Applications must be addressed to: The Director-General: Health, Private Bag X828, PRETORIA 0001  

ME TSHABALALA-MSIMANG

MINISTER OF HEALTH

STAATSKOERANT, 29 SEPTEMBER 2000 No. 21610 9 

 

REGULATIONS RELATING TO THE POINT OF SALE OF TOBACCO PRODUCTS

 

No. R. 976         29 September 2000 

 

REGULATIONS RELATING TO THE POINT OF SALE OF TOBACCO PRODUCTS. 

 

The Minister of Health has, in terms of sections 3 and 6 (1) of the Tobacco Products  Control Act, 1993 (Act No. 83 of 1993), as amended, made the regulations in the Schedule. 

 

SCHEDULE 

Definitions

1.  In this Notice, “the Act” means the Tobacco Products Control Amendment Act, 1999 (Act No. 12 of 1999).

Signs at point of sale

2.  A retailer of tobacco products may indicate the availability of tobacco products and their price only by means of signs at the point of sale that- 

(a) do not exceed one square metre in size; and 

(b) are placed within one metre of the point of sale. 

3.  All signs that indicate the availability of tobacco products and their price must contain the following messages in letters that are at least 2cm in height and 1,5 cm in width: 

(a) “WE CANNOT, BY LAW, SELL TOBACCO PRODUCTS TO ANYONE UNDER THE AGE OF 16 YEARS”; this message must appear at the top of the sign and across its full width; and 

(b)  a health message as contained in Annexure A of these regulations [at end of doc]. 

Commencement of the regulations 

4. These regulations come into operation three months after the date on which the Act comes into operation. 

 

ME TSHABALALA-MSIMANG

MINISTER OF HEALTH  

STAATSKOERANT, 29 SEPTEMBER 2000 No.2161O 11 

 

REGULATIONS RELATING TO THE PROVISlON FOR EXEMPTION FOR UNINTENDED CONSEQUENCES AND THE PHASING OUT OF EXISTING SPONSORSHIP OR CONTRACTUAL OBLIGATIONS

 

No. R. 977         29 September 2000 

 

REGULATIONS RELATING TO THE PROVISlON FOR EXEMPTION FOR UNINTENDED CONSEQUENCES AND THE PHASING OUT OF EXISTING SPONSORSHIP OR CONTRACTUAL OBLIGATIONS

 

The Minister of Health has, in terms of sections 3 (5) and 6 (1) of the Tobacco Products Control Act, 1993 (Act No. 83 of 1993), as amended, made the regulations in the Schedule.

 

SCHEDULE

Definitions 

1. In these regulations, “the Act” means the Tobacco Products Control Amendment Act, 1999 (Act No. 12 of 1999).

Existing contracts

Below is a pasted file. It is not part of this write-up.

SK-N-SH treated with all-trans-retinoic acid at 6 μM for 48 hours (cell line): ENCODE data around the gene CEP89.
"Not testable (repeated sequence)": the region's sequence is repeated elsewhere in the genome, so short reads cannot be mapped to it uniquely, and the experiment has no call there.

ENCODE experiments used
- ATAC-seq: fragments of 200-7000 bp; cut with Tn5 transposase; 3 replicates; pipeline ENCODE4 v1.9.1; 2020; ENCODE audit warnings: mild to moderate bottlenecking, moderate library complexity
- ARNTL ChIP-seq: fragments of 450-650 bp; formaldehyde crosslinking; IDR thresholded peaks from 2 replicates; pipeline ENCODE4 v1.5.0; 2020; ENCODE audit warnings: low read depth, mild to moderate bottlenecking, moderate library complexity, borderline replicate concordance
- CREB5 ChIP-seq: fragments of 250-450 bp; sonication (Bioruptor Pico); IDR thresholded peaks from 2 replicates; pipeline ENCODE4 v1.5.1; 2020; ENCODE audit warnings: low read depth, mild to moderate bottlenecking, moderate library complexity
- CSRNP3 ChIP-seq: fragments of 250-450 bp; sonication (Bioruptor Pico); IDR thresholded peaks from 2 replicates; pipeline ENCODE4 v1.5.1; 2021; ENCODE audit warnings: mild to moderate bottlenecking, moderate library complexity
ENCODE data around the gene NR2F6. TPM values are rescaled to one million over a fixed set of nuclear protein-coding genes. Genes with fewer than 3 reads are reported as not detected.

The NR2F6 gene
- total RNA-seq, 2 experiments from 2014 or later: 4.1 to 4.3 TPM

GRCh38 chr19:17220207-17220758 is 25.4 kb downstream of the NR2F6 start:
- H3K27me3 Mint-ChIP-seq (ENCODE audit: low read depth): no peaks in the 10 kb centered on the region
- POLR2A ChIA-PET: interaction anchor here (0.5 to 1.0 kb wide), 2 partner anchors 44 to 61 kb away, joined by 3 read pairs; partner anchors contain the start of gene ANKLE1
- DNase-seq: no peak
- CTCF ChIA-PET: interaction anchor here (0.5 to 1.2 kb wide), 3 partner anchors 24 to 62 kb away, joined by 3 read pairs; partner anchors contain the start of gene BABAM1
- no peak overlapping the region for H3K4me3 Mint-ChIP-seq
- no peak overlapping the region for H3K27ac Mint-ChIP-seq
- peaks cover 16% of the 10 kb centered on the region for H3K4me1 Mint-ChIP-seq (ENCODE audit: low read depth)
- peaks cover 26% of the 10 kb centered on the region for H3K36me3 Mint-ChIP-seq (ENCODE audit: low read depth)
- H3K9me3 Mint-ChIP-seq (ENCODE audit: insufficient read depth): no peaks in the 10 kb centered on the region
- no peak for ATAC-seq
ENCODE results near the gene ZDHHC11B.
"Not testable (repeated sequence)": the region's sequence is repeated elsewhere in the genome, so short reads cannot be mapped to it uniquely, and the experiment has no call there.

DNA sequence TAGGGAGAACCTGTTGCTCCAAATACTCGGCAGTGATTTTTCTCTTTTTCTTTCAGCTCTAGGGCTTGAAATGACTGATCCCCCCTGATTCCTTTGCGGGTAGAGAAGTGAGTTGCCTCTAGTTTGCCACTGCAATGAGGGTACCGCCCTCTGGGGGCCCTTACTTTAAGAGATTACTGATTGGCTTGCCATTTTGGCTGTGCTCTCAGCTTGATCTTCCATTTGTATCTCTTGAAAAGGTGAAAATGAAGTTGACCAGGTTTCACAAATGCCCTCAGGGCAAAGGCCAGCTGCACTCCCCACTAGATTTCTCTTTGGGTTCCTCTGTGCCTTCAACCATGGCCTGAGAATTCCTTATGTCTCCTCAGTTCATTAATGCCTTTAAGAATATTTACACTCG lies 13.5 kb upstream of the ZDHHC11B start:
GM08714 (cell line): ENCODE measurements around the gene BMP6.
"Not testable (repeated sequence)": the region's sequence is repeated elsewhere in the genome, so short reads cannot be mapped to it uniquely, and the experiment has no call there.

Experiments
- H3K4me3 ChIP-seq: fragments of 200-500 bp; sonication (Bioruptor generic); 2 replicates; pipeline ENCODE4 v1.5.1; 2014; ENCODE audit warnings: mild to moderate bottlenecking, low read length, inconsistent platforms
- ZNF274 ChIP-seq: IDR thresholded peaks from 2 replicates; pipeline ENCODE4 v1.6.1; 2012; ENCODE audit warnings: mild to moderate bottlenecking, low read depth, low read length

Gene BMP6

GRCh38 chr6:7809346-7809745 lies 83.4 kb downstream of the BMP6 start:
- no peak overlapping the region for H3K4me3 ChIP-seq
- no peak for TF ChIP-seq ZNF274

2.  Contracts, undertakings or agreements for the advertising of tobacco products, and for the organisation, sponsorship or promotion of any organised activity in the Republic by any manufacturer, importer, distributor or retailer of any tobacco product, which existed and were binding on 23 April 1999 (the date of the publication of the Act), may continue for a period not exceeding two years from that date, but subject to the conditions set out in regulation 4. 

3.  The parties to the contracts referred to in regulation 2 must, within one month of the date on which the Act comes into operation, submit to the Director-General of Health: 

(a)  copies of such contracts; or 

(b)  where such contracts are not in writing, sworn statements, by both parties, to the effect that they have entered into a contract, and setting out the terms of the contract. 

4. All advertising and promotional material that relates to any organised activity must display one of the health messages contained in Annexure A of these regulations. The space devoted to the health message must be at least one eighth of the total size of the advertisement or promotional item. 

Exemptions for unintended consequences

5.  Advertisements, including the use of tobacco trade marks, logos, brand names or company names used on tobacco products, which appear in any -

(a)  book, magazine or newspaper printed; or

(b)  film or video transmission made outside the Republic are exempted from the provisions of section 3 of the Act.

6.  The exemption referred to ‘in clause 5 does not apply in an instance where -

(a)  the primary purpose of such a book, magazine, newspaper, film or video is  the promotion of the use of tobacco or tobacco products;

(b)  such a book, magazine or newspaper is intended for sale, distribution or exhibition primarily in the Republic; or 

(c)  such an advertisement in any radio or television or any other electronic transmission is targeted primarily at people living in the Republic.

7.  Persons who import and distribute in South Africa books, magazines, newspapers, pamphlets, videos and/or films that contain tobacco advertisements must submit to the Director-General of Health, annually, a list of the names of all such books, magazines, newspapers, pamphlets, videos and/or films, together with their countries of origin, and the numbers of copies imported and distributed by them. 

Commencement of these regulations

8.  These regulations come into operation three months after the date on which the Act comes into operation. 

 

ME TSHABALALA-MSIMANG

MINISTER OF HEALTH

 

ANNEXURE A

 

HEALTH MESSAGES

DANGER:  SMOKING CAN KILL YOU 

DANGER:  SMOKING CAUSES CANCER

DANGER:  SMOKING CAUSES HEART DISEASE

DANGER:  SMOKING DAMAGES YOUR LUNGS

WARNING: SMOKING IS DANGEROUS TO YOUR HEALTH AND TO THE HEALTH OF CHILDREN, PREGNANT OR BREASTFEEDING WOMEN AND NON-SMOKERS. 

DANGER: TOBACCO IS ADDICTIVE 

DANGER: TOBACCO SMOKE CAUSES DISEASE

 

TOBACCO AND ADDICTION

Whilst it is acknowledged that nicotine addiction is regarded as "an addiction", public policy and the Technical Assistance Guidelines of Persons with Disabilities notes that no accommodation is required for persons addicted to nicotine.

As such no accommodation is required to allow smokers time off for smoke breaks during working hours. Any time off work for smokers is entirely at the discretion of the employer.

The use of electronic "cigarettes" or "vaping" has yet to be regulated by legislation and the jury is still out on the pros and cons of vaping.

Last modified onTuesday, 01 September 2015 20:30
Gary Watkins

Gary Watkins

Managing Director

BA LLB

C: +27 82 416 7712

T: +27 11 462 0982

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Website: www.workinfo.com